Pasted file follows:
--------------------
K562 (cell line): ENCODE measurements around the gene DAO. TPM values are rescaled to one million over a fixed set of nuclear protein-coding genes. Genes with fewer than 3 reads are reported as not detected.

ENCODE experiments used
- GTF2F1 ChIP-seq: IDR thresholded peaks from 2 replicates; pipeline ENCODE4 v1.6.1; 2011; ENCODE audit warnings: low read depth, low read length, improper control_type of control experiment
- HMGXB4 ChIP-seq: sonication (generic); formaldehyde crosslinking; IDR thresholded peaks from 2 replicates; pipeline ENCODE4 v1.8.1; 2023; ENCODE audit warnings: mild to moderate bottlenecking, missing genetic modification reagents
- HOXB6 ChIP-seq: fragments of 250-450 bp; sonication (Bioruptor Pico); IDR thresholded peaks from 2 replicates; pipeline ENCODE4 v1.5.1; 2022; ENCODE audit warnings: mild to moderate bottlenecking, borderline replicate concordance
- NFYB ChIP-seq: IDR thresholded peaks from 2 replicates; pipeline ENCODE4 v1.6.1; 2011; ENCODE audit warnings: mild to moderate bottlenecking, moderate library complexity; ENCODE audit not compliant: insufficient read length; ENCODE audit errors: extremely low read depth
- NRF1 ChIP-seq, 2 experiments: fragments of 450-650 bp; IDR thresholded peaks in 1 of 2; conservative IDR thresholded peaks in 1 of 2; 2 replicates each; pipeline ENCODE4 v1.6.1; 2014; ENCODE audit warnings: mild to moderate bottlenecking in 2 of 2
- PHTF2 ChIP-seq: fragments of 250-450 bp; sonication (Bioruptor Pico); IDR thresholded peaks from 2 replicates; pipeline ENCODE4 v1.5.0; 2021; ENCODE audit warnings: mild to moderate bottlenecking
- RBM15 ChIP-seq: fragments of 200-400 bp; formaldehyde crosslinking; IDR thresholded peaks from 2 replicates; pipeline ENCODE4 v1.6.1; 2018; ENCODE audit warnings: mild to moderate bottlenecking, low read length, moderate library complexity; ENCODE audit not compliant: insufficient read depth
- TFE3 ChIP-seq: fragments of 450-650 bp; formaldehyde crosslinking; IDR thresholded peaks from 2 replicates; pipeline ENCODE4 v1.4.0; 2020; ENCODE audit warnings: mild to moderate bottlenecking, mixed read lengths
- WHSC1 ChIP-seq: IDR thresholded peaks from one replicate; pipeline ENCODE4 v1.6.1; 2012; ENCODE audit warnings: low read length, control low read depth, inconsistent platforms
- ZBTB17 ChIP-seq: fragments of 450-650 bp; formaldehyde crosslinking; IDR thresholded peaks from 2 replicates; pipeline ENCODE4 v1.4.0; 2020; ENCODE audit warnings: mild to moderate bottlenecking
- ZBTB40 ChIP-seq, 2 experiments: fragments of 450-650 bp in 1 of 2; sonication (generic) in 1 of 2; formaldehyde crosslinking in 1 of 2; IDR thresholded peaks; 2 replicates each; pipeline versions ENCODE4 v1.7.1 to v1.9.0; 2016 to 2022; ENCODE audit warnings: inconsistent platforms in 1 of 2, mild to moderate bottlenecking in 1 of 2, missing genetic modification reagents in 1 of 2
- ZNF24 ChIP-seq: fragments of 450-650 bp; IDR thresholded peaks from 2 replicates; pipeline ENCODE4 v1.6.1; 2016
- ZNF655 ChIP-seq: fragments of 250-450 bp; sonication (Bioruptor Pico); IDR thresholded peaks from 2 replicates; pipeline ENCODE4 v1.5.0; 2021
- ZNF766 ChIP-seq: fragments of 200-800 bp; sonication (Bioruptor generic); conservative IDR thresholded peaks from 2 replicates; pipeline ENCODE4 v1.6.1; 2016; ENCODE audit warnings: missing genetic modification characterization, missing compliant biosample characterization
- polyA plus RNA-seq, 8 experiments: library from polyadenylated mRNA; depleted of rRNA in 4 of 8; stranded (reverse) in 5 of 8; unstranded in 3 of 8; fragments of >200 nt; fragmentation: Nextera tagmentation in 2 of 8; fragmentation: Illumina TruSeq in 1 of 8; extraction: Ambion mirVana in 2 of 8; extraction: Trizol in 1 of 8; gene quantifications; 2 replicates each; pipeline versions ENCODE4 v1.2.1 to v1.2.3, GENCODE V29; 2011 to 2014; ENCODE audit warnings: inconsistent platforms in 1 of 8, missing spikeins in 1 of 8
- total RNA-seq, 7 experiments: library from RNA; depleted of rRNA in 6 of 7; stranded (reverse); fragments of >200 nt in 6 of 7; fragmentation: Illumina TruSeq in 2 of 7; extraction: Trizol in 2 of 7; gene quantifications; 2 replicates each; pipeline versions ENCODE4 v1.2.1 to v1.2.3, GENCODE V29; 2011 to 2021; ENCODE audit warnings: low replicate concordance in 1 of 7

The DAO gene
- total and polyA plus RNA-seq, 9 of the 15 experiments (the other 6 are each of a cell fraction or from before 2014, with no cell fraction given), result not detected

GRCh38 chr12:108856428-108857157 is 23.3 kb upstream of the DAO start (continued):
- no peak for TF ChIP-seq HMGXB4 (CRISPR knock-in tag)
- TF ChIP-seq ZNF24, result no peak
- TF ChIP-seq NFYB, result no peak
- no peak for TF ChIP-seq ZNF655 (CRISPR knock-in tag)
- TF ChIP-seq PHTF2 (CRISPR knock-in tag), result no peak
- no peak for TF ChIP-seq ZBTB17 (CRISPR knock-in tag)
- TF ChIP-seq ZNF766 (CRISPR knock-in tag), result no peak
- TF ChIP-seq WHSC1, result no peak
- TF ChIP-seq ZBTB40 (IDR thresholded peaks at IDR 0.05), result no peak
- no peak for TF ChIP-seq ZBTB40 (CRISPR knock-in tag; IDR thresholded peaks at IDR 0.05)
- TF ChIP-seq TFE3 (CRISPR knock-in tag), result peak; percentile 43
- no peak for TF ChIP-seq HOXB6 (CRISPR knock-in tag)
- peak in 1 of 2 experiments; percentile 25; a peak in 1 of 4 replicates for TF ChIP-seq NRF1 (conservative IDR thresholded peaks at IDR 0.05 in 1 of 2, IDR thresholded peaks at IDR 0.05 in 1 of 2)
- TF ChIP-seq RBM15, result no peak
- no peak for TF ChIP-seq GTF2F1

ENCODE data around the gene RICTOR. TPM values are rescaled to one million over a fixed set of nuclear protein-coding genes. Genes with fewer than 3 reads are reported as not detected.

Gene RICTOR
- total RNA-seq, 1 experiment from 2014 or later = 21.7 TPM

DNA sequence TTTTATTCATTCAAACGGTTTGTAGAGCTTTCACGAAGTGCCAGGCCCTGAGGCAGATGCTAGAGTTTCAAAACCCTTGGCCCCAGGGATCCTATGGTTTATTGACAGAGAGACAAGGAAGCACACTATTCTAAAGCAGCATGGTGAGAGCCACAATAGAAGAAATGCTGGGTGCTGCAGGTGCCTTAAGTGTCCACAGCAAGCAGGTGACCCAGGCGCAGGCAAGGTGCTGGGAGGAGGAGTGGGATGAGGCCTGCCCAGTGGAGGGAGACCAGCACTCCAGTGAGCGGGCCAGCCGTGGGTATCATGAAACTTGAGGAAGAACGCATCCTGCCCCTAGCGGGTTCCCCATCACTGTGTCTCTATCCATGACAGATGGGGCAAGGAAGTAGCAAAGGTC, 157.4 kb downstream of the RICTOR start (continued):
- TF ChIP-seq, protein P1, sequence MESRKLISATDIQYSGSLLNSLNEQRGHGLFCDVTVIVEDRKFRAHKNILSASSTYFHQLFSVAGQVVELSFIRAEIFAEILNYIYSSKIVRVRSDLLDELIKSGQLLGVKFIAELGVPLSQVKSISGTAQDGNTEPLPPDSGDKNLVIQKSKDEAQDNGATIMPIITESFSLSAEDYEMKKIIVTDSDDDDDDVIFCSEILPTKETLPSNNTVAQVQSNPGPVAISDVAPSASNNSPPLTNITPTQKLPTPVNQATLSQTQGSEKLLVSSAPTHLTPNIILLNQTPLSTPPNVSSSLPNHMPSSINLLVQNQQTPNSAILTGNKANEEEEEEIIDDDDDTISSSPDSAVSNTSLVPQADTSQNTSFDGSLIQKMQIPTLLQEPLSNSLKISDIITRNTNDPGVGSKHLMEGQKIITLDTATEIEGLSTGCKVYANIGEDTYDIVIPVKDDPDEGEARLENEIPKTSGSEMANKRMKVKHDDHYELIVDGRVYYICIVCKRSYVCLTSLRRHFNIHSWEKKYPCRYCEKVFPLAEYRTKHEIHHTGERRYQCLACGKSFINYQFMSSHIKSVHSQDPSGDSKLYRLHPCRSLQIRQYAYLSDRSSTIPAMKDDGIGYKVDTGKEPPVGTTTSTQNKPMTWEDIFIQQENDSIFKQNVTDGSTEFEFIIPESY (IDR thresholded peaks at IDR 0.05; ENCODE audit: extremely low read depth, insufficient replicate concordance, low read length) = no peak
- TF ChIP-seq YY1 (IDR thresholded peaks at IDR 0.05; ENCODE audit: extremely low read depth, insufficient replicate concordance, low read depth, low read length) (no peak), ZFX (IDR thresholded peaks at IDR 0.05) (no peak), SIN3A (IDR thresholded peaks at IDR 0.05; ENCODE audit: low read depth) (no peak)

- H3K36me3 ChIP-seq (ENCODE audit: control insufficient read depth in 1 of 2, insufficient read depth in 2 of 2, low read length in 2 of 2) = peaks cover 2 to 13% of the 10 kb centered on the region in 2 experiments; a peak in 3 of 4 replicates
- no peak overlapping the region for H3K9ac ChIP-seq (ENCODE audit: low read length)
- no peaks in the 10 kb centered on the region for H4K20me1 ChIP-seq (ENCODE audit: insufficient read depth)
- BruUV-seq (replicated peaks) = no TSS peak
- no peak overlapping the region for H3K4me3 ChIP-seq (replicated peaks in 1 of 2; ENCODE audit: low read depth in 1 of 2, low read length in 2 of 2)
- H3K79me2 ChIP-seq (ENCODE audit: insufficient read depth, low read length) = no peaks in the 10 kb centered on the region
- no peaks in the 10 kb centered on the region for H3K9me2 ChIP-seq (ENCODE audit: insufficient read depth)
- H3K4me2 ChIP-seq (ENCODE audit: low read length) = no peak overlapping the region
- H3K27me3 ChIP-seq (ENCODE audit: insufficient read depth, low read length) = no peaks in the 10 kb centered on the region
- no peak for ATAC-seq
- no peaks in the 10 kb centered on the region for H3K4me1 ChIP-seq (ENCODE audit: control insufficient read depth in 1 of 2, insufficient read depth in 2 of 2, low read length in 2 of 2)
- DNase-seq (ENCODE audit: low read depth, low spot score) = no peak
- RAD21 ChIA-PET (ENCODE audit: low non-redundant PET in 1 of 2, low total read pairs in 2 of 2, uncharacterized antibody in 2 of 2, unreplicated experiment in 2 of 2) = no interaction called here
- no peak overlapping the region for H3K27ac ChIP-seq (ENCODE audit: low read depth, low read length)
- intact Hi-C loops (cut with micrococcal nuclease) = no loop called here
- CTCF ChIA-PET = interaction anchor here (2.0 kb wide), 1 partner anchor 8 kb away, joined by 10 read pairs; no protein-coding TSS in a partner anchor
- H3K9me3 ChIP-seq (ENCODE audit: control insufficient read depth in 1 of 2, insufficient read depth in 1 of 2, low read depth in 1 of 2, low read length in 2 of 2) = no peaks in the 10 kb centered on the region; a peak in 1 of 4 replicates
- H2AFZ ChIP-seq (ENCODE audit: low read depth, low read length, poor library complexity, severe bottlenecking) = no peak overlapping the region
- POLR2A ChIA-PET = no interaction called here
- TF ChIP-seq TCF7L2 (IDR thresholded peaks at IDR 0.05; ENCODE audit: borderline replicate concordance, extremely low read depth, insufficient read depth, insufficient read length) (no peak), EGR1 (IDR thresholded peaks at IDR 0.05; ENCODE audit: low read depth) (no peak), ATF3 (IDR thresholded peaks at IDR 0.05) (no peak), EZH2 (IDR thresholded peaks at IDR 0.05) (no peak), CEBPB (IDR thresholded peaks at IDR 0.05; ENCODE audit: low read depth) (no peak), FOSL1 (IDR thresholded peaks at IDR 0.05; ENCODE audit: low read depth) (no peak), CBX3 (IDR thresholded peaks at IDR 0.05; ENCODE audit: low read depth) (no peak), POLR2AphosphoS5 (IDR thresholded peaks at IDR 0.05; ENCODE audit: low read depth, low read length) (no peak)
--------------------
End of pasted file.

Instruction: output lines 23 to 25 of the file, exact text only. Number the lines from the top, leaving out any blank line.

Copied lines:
- TF ChIP-seq ZNF24, result no peak
- TF ChIP-seq NFYB, result no peak
- no peak for TF ChIP-seq ZNF655 (CRISPR knock-in tag)